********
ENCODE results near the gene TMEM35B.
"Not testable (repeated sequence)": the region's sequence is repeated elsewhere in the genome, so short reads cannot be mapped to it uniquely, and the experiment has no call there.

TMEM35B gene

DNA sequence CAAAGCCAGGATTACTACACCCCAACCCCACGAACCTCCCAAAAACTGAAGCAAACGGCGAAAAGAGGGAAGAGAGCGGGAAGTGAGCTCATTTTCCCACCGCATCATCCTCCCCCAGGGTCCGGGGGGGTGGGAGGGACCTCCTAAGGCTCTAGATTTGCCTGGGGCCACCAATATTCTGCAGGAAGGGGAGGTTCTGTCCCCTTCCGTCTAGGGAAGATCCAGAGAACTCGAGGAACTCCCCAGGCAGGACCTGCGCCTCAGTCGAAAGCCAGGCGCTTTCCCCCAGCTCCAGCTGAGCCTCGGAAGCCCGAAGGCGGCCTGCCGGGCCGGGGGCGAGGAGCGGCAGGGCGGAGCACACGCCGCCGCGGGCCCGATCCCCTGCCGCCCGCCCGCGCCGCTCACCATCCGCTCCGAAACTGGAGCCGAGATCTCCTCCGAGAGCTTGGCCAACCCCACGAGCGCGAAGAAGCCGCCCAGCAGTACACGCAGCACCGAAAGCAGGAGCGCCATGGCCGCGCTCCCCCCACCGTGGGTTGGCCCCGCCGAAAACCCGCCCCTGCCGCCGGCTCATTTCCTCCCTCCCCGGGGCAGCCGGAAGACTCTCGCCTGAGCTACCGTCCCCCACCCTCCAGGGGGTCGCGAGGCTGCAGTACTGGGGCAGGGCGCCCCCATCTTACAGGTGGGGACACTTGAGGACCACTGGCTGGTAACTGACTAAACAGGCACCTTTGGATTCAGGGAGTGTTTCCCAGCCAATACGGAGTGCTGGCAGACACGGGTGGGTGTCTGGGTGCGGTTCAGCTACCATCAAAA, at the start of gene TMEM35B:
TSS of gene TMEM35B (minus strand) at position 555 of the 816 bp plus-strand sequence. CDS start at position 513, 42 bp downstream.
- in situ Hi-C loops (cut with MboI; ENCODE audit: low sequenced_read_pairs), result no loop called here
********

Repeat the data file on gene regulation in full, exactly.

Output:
ENCODE results near the gene TMEM35B.
"Not testable (repeated sequence)": the region's sequence is repeated elsewhere in the genome, so short reads cannot be mapped to it uniquely, and the experiment has no call there.

TMEM35B gene

DNA sequence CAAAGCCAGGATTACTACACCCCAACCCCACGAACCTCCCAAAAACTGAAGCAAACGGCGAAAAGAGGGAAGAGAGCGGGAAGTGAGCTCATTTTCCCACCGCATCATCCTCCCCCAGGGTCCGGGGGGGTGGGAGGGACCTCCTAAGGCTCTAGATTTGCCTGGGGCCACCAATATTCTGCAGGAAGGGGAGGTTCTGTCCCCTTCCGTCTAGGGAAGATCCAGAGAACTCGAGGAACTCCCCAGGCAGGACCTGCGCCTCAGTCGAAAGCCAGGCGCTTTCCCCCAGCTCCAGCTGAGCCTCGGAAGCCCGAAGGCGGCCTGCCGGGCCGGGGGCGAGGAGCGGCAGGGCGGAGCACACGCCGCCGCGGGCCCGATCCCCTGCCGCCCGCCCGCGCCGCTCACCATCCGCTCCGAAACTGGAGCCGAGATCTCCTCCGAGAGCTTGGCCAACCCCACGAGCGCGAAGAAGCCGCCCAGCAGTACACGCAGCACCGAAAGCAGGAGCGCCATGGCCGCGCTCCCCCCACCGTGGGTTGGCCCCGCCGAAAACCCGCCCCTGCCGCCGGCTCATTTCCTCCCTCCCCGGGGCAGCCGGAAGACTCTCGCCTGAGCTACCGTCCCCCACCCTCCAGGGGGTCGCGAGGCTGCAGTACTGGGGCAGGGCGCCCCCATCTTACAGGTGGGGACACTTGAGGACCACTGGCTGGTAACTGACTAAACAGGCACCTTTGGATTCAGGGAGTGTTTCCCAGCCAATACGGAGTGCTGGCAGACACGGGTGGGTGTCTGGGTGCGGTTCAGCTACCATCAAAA, at the start of gene TMEM35B:
TSS of gene TMEM35B (minus strand) at position 555 of the 816 bp plus-strand sequence. CDS start at position 513, 42 bp downstream.
- in situ Hi-C loops (cut with MboI; ENCODE audit: low sequenced_read_pairs), result no loop called here